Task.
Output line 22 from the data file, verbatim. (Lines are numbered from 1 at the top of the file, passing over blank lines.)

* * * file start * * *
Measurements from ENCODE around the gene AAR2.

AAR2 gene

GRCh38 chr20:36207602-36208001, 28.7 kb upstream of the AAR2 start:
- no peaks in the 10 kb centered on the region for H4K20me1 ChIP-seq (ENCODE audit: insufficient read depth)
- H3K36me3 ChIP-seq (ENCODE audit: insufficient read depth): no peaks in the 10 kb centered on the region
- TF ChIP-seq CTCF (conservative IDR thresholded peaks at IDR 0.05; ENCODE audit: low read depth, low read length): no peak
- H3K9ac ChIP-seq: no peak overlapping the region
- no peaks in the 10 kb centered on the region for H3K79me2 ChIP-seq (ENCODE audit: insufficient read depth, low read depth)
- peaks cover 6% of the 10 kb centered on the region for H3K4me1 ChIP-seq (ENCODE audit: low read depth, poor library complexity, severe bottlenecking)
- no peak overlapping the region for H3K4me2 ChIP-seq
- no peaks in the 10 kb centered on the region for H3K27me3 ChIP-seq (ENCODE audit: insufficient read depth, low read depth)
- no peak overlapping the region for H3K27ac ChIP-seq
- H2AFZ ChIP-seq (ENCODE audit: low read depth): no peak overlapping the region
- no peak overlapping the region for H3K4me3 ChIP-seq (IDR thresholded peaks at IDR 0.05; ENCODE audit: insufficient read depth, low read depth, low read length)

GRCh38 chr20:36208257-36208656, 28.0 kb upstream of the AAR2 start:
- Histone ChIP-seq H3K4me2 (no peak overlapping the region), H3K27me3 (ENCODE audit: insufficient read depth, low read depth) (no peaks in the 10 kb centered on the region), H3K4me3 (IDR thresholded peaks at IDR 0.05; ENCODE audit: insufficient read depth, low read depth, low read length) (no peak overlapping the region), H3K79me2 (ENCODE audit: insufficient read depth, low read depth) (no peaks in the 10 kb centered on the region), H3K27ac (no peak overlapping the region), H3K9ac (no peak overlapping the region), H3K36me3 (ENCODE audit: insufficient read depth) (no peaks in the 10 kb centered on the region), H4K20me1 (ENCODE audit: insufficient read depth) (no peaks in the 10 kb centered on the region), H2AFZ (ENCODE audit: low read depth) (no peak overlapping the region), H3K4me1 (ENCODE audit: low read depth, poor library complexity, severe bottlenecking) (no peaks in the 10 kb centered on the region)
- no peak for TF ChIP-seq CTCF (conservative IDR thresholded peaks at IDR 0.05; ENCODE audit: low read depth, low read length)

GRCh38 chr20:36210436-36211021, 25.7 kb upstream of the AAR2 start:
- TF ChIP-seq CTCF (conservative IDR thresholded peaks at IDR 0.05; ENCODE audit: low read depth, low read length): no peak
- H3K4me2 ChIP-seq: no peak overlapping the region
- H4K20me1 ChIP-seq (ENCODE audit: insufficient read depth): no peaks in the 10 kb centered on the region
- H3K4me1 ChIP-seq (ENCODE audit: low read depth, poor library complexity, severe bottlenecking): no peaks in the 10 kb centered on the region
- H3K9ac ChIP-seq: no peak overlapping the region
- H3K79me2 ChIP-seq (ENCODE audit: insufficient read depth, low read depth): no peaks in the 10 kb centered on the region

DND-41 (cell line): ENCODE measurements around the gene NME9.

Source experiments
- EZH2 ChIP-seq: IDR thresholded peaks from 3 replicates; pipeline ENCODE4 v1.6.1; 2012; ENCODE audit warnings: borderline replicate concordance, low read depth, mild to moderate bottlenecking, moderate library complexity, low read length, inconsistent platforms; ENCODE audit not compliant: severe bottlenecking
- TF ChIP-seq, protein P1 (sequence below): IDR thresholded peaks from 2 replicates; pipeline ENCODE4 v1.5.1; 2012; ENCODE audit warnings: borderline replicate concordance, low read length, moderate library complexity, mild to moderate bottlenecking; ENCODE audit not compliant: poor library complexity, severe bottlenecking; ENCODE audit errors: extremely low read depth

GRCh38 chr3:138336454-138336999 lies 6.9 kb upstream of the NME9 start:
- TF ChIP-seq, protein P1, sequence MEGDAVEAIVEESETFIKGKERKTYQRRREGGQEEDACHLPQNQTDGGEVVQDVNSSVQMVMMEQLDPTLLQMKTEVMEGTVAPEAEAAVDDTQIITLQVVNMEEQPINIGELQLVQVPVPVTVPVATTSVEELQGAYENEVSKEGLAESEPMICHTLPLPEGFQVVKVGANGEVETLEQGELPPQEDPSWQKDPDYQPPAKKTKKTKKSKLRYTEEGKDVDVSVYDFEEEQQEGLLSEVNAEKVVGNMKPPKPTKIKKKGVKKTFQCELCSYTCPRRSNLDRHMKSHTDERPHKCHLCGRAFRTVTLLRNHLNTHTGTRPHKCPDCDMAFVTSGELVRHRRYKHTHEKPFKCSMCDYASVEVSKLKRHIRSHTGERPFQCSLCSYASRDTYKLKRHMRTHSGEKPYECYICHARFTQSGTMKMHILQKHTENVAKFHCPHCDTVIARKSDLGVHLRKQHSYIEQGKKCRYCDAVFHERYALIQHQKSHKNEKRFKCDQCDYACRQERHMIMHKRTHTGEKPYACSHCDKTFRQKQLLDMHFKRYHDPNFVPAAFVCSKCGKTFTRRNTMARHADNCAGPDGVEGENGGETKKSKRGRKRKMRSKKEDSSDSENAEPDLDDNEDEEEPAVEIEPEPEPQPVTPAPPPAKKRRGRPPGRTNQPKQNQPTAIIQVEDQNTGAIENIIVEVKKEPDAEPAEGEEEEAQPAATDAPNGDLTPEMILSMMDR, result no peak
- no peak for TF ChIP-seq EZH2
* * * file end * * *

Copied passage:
- H3K4me1 ChIP-seq (ENCODE audit: low read depth, poor library complexity, severe bottlenecking): no peaks in the 10 kb centered on the region